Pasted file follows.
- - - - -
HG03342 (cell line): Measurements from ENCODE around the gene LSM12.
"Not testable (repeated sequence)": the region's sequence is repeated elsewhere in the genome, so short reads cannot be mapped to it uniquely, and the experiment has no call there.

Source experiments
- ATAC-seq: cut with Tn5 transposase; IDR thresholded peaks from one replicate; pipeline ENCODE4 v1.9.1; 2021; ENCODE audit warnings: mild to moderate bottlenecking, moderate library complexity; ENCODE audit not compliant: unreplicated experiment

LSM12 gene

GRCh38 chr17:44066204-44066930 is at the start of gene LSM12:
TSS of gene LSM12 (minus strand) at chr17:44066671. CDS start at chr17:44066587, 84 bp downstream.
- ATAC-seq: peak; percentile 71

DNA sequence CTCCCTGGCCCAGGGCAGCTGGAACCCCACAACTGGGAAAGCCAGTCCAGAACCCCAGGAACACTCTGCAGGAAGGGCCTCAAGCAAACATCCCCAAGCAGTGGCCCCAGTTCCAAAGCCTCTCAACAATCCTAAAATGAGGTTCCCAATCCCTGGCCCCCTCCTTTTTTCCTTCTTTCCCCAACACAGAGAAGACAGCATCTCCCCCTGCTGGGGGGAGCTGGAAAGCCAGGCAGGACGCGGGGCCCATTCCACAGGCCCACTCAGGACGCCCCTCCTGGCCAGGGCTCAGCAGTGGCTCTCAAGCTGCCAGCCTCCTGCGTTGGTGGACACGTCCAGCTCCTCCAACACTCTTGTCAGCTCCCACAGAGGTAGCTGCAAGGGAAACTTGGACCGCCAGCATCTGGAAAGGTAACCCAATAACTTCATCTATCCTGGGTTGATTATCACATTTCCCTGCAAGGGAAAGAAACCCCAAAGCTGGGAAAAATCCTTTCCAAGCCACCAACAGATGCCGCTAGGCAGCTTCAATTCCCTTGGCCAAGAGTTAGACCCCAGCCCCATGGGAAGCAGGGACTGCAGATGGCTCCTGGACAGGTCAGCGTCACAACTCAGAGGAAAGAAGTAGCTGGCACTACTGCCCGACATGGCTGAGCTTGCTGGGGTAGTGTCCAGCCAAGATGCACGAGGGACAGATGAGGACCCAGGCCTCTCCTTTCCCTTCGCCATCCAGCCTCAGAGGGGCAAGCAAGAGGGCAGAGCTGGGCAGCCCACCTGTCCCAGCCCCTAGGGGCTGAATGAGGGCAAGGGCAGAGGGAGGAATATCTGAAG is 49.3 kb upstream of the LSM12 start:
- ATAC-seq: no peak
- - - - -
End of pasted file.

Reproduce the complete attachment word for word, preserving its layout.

HG03342 (cell line): Measurements from ENCODE around the gene LSM12.
"Not testable (repeated sequence)": the region's sequence is repeated elsewhere in the genome, so short reads cannot be mapped to it uniquely, and the experiment has no call there.

Source experiments
- ATAC-seq: cut with Tn5 transposase; IDR thresholded peaks from one replicate; pipeline ENCODE4 v1.9.1; 2021; ENCODE audit warnings: mild to moderate bottlenecking, moderate library complexity; ENCODE audit not compliant: unreplicated experiment

LSM12 gene

GRCh38 chr17:44066204-44066930 is at the start of gene LSM12:
TSS of gene LSM12 (minus strand) at chr17:44066671. CDS start at chr17:44066587, 84 bp downstream.
- ATAC-seq: peak; percentile 71

DNA sequence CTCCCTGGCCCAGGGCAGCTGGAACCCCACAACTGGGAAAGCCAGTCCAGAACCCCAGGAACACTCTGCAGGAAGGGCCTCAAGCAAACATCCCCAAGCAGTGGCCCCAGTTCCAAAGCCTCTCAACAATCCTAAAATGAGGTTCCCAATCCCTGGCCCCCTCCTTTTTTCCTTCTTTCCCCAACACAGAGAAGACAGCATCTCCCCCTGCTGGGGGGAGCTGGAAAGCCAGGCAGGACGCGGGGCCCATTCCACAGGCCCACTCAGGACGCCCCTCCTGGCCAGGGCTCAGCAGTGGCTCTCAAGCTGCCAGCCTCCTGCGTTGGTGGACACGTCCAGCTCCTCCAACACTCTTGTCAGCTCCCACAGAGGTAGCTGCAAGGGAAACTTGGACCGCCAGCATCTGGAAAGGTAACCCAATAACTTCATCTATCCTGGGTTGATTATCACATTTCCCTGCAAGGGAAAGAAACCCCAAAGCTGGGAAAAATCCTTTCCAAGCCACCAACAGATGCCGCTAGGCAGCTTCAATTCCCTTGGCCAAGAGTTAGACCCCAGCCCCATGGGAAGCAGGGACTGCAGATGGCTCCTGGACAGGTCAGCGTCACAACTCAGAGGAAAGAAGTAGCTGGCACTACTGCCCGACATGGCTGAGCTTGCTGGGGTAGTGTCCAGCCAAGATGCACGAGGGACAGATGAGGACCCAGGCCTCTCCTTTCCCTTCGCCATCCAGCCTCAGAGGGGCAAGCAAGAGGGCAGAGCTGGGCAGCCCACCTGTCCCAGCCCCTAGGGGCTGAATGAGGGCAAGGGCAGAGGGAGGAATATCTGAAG is 49.3 kb upstream of the LSM12 start:
- ATAC-seq: no peak